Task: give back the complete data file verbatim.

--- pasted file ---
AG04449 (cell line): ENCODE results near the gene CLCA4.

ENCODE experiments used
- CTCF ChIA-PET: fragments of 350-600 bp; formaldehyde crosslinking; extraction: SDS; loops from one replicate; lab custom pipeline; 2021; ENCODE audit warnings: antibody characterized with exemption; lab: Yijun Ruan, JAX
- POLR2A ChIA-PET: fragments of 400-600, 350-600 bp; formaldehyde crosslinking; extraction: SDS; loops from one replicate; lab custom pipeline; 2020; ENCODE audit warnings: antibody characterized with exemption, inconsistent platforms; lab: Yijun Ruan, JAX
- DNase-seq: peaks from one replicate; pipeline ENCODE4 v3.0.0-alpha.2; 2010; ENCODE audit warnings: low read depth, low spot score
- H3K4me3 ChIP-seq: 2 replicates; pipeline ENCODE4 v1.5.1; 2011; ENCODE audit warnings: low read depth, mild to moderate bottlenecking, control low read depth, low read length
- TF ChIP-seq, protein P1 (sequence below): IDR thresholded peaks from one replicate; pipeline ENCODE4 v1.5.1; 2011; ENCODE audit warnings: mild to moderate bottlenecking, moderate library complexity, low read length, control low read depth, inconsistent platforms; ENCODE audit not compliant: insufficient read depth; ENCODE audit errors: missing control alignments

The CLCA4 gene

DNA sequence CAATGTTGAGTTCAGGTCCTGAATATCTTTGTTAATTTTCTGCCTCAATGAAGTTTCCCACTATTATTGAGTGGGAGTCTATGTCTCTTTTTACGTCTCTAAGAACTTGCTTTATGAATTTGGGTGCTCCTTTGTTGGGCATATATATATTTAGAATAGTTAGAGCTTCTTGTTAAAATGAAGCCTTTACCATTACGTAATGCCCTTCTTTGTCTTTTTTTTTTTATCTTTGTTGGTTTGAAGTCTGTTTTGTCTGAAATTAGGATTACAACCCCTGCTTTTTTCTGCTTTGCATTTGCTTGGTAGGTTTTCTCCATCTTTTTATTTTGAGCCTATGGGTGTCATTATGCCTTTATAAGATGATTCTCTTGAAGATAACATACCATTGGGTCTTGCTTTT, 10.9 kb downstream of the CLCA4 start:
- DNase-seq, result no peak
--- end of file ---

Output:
AG04449 (cell line): ENCODE results near the gene CLCA4.

ENCODE experiments used
- CTCF ChIA-PET: fragments of 350-600 bp; formaldehyde crosslinking; extraction: SDS; loops from one replicate; lab custom pipeline; 2021; ENCODE audit warnings: antibody characterized with exemption; lab: Yijun Ruan, JAX
- POLR2A ChIA-PET: fragments of 400-600, 350-600 bp; formaldehyde crosslinking; extraction: SDS; loops from one replicate; lab custom pipeline; 2020; ENCODE audit warnings: antibody characterized with exemption, inconsistent platforms; lab: Yijun Ruan, JAX
- DNase-seq: peaks from one replicate; pipeline ENCODE4 v3.0.0-alpha.2; 2010; ENCODE audit warnings: low read depth, low spot score
- H3K4me3 ChIP-seq: 2 replicates; pipeline ENCODE4 v1.5.1; 2011; ENCODE audit warnings: low read depth, mild to moderate bottlenecking, control low read depth, low read length
- TF ChIP-seq, protein P1 (sequence below): IDR thresholded peaks from one replicate; pipeline ENCODE4 v1.5.1; 2011; ENCODE audit warnings: mild to moderate bottlenecking, moderate library complexity, low read length, control low read depth, inconsistent platforms; ENCODE audit not compliant: insufficient read depth; ENCODE audit errors: missing control alignments

The CLCA4 gene

DNA sequence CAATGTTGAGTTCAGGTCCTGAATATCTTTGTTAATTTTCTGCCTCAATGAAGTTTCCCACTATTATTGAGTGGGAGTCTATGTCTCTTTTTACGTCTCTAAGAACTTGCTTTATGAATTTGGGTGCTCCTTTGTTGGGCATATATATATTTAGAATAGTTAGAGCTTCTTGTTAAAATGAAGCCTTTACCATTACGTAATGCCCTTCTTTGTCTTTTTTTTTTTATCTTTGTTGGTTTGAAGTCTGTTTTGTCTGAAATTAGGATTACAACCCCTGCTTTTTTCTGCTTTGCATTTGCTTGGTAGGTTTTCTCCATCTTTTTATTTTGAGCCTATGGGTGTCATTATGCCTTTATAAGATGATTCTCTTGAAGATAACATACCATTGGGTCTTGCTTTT, 10.9 kb downstream of the CLCA4 start:
- DNase-seq, result no peak